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A Methodology for Identification of the Formulaic Language Most Representative of High-frequency Collocations
James Rogers, Chris Brizzard, Frank Daulton, Cosmin Florescu, Ian MacLean, Kayo Mimura, John O’Donoghue, Masaya Okamoto, Gordon Reid, Yoshiaki Shimada
– Researchers have stated that learning formulaic language is key to achieving fluency.
Researchers have stated that learning formulaic language is key to achieving fluency. It has also been stated that studying vocabulary inthis way is more efficient than isolated vocabulary learning. However, there is a lack of research in regards to which formulaic language should be taught. There is a further lack of research about how such formulaic language can be identified. This study aimed to evaluate a methodologyfor identifying the most common formulaic language. It compared multiword unit identification results from both 500 and 1,000 examplesentences and quantified how often native speakers opt to extend multiword units beyond their core pivot and collocate. This study alsoidentified and quantified colligational issues affecting multi-word unit identification. The results showed no difference in multi-word unitidentification between 500 and 1,000 example sentences, that nativespeakers opted to extend multi-word units more than half of the time, andthat colligational issues only affected approximately 3% of the itemsexamined. This study concluded that 500 example sentences are just asreliable as 1,000 when identifying multi-word units. It also found thatextending multi-word units beyond their core pivot and collocate is anessential step researchers should take. This study also found that acolligational treatment is necessary if the aim is to achieve the most accurate data, however, the percentage of items that were affected weresmall and the methodology time-consuming. This finding indicates thatthere is a need for improved software to better automate the steps taken.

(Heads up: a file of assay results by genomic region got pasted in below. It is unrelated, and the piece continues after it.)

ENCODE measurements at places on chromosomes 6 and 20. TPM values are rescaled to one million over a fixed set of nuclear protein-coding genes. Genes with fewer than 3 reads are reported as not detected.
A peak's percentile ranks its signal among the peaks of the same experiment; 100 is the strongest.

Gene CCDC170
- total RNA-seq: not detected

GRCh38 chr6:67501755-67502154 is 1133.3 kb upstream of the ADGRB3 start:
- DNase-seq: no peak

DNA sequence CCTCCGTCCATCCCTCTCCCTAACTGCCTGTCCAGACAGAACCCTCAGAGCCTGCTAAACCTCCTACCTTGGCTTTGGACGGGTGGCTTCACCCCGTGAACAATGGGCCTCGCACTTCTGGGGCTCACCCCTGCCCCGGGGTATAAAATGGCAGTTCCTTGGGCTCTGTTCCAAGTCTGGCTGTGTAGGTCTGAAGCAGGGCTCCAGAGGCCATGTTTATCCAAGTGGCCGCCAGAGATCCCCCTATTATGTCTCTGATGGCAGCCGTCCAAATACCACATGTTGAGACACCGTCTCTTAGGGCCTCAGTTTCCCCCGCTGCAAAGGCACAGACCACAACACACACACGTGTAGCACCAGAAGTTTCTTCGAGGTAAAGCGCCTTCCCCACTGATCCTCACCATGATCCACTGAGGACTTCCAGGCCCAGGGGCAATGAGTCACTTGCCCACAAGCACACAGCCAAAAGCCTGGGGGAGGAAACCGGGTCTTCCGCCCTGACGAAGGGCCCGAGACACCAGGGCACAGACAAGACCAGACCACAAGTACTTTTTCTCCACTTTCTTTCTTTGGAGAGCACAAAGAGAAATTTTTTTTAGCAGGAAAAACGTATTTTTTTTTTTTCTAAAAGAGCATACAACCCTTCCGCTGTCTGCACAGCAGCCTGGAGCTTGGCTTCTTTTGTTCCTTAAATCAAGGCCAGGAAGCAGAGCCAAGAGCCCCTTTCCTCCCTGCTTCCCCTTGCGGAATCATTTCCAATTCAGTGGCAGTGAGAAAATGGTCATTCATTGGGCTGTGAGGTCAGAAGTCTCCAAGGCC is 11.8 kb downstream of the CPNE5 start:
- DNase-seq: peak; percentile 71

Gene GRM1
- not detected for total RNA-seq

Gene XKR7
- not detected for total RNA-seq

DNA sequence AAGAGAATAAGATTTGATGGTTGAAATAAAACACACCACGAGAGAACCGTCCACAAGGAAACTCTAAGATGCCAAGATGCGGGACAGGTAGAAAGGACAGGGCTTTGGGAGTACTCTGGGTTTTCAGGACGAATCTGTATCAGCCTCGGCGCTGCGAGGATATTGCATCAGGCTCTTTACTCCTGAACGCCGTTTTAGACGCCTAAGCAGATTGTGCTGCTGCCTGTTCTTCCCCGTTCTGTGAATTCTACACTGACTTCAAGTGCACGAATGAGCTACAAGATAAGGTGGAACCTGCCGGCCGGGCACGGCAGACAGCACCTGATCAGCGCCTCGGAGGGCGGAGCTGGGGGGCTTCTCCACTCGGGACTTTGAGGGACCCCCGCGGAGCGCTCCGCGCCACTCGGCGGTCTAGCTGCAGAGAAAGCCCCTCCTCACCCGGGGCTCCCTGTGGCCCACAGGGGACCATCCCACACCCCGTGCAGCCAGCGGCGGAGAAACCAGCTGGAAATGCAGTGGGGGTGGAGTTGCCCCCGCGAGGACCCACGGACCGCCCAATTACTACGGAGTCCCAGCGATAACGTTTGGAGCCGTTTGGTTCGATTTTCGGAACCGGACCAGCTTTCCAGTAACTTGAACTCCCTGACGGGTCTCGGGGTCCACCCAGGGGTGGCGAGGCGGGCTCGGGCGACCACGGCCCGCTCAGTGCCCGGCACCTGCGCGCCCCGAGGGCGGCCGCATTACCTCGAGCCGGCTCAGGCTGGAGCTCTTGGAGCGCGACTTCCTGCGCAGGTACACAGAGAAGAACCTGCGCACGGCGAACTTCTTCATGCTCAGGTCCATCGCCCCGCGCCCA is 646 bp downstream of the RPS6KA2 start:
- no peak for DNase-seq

Suggested citationRogers, J., Brizzard, C., Daulton, F., Florescu, C., MacLean, I., Mimura, K., O'Donoghue, J., Okamoto, M., Reid, G., & Shimada, Y. (2014). A Methodology for Identification of the Formulaic Language Most Representative of High-frequency Collocations. Vocabulary Learning and Instruction, 3(1), 51–65. http://dx.doi.org/10.7820/vli.v03.1.rogers.et.al